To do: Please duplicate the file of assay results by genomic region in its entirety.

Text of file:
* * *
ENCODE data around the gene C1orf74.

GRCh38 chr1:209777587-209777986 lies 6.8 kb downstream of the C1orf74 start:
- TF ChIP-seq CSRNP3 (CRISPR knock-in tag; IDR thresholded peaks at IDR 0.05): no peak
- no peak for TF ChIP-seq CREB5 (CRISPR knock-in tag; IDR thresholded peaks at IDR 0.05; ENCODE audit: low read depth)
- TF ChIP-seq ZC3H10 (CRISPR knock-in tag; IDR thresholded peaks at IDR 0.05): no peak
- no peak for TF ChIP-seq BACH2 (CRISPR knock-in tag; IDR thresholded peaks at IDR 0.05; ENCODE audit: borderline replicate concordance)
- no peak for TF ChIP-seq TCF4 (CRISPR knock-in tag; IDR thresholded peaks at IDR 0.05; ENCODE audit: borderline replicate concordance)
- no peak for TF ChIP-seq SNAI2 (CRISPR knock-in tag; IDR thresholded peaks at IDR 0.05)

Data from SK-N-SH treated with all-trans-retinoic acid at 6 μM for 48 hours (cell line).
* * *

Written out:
ENCODE data around the gene C1orf74.

GRCh38 chr1:209777587-209777986 lies 6.8 kb downstream of the C1orf74 start:
- TF ChIP-seq CSRNP3 (CRISPR knock-in tag; IDR thresholded peaks at IDR 0.05): no peak
- no peak for TF ChIP-seq CREB5 (CRISPR knock-in tag; IDR thresholded peaks at IDR 0.05; ENCODE audit: low read depth)
- TF ChIP-seq ZC3H10 (CRISPR knock-in tag; IDR thresholded peaks at IDR 0.05): no peak
- no peak for TF ChIP-seq BACH2 (CRISPR knock-in tag; IDR thresholded peaks at IDR 0.05; ENCODE audit: borderline replicate concordance)
- no peak for TF ChIP-seq TCF4 (CRISPR knock-in tag; IDR thresholded peaks at IDR 0.05; ENCODE audit: borderline replicate concordance)
- no peak for TF ChIP-seq SNAI2 (CRISPR knock-in tag; IDR thresholded peaks at IDR 0.05)

Data from SK-N-SH treated with all-trans-retinoic acid at 6 μM for 48 hours (cell line).